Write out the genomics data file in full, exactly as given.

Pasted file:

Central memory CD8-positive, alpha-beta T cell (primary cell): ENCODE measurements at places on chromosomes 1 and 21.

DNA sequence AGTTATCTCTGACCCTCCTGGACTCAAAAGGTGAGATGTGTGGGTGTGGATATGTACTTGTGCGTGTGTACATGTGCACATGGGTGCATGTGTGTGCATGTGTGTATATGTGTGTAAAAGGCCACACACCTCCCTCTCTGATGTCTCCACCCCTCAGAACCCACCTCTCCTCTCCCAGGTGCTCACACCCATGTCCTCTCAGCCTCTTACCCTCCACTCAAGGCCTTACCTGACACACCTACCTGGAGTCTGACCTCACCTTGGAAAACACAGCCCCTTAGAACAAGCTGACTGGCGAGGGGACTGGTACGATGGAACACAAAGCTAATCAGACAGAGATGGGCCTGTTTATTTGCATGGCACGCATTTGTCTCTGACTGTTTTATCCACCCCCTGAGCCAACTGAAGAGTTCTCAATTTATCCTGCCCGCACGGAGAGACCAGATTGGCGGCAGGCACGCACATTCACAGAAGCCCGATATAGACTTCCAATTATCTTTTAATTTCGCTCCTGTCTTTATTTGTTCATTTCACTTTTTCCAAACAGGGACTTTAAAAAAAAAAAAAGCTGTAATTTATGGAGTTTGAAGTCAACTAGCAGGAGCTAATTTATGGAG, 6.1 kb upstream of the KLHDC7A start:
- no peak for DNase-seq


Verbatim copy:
Central memory CD8-positive, alpha-beta T cell (primary cell): ENCODE measurements at places on chromosomes 1 and 21.

DNA sequence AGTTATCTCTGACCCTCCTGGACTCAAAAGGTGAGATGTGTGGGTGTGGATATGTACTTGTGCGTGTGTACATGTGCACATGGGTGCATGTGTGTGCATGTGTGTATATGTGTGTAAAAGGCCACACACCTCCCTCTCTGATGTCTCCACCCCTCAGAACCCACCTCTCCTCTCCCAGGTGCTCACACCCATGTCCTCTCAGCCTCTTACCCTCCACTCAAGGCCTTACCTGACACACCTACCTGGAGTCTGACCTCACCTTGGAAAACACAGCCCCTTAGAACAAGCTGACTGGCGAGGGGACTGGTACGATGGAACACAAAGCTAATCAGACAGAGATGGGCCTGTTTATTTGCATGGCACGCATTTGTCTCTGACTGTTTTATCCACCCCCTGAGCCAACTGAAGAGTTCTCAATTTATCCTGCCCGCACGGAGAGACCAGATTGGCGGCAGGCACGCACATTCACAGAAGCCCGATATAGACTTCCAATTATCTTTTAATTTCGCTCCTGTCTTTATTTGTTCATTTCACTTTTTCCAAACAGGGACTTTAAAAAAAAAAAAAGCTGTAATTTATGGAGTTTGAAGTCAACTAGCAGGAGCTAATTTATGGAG, 6.1 kb upstream of the KLHDC7A start:
- no peak for DNase-seq